It might look and smell like McDonald's but now it's Vkusno & tochka. The golden arches are gone, the filet-of-fish is simply a fish burger. The Big Mac has left Russia.
A new era for Russia's fast-food and economic scene dawned on Sunday (June 12) as McDonald's restaurants flung open their doors in Moscow under new Russian ownership and with the new name, which translates as "Tasty and that's it".
The rebranding of the outlets, three decades after the U.S. burger giant first opened in Moscow in a symbolic thaw between East and West, is once again a stark sign of a new world order.
The fortunes of the revamped chain, which McDonald's sold when it exited the country over the conflict in Ukraine, could provide a test of how successfully Russia's economy can become more self-sufficient and withstand Western sanctions.
On Sunday, scores of people queued outside what was once McDonald's flagship restaurant in central Moscow. The outlet sported a new logo - a stylised burger with two fries - plus a slogan reading: "The name changes, love stays".
The queue was significantly smaller than the thousands of people who thronged to the original McDonald's opening there in 1990 during the Soviet era.
Vkusno & tochka's menu was smaller and did not offer the Big Mac and some other burgers. A double cheeseburger was going for 129 roubles (S$3.10) compared with roughly 160 under McDonald's and a fish burger for 169 roubles, compared with about 190 previously.
The composition of burgers has not changed and the equipment from McDonald's has remained, said Alexander Merkulov, quality manager at the new company.
Sergei, a 15-year-old customer, saw little difference.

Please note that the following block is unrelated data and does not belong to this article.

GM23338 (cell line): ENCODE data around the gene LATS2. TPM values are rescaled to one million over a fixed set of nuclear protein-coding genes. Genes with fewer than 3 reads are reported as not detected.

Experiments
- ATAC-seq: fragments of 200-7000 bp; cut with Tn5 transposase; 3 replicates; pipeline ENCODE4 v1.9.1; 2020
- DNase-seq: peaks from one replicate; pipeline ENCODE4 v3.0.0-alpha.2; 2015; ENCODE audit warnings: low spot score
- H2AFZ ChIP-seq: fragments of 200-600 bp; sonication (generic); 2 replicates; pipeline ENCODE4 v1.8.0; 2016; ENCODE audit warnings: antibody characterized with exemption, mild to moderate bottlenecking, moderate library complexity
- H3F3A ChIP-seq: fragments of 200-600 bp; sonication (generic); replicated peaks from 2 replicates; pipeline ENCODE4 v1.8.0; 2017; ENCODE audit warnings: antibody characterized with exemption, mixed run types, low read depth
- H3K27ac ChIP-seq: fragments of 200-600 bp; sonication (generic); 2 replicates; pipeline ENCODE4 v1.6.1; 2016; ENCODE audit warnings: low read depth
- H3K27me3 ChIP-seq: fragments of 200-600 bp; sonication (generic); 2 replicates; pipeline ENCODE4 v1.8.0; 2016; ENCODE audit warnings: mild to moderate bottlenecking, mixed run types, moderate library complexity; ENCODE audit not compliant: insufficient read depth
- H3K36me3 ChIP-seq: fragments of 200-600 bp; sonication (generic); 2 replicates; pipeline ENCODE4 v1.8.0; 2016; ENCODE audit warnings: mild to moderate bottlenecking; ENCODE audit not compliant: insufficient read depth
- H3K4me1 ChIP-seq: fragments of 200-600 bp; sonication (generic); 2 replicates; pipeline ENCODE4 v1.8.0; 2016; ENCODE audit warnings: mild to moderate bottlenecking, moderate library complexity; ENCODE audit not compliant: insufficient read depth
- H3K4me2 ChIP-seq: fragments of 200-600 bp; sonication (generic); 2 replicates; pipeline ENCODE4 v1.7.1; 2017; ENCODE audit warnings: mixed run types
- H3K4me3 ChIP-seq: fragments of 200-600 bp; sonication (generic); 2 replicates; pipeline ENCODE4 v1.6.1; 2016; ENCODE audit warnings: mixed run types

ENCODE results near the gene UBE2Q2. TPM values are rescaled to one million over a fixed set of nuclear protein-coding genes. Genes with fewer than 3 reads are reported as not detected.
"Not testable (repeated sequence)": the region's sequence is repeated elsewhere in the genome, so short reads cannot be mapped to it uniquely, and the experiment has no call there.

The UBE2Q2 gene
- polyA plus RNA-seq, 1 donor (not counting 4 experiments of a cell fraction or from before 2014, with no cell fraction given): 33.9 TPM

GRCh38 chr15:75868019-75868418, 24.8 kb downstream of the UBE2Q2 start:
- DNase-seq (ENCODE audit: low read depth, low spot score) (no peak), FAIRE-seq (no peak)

"The taste has stayed the same," he said as tucked into a chicken burger and fries. "The cola is different, but there really is no change to the burger."
The flagship Moscow restaurant is among 15 rebranded outlets that will initially open in and around the capital on Sunday. Oleg Paroev, chief executive of Vkusno & tochka, said the company was planning to reopen 200 restaurants in Russia by the end of June and all 850 by the end of the summer.
The chain will keep its old McDonald's interior but will expunge any references to its former name, said Paroev, who was appointed Russia McDonald's CEO weeks before Moscow sent tens of thousands of troops into Ukraine on Feb. 24.
"Our goal is that our guests do not notice a difference either in quality or ambience," Paroev told a media conference in the restaurant. He said the chain would keep "affordable prices" but did not rule out slight rises in the near term.
McDonald's closed its restaurants in Russia on March 14 and said in mid-May it decided to leave the market.
"For three months we did not work," said Ruzanna, manager of a Moscow branch that will open in July. "Everyone is very pleased."
Alexander Govor, the new owner of the chain, said up to 7 billion roubles would be invested this year in the business, which employs 51,000 people.
"The corporation asked me to, first of all, keep the headcount, to provide people with work. That's what I'm going to do," he added.
Govor said the company was looking for new suppliers of soft drinks as Coca Cola, which has said it was suspending its business in Russia.
Moments after the press conference finished a man stood up in front of the cameras holding a sign that read "Bring back the Big Mac". He was swiftly escorted out by restaurant staff.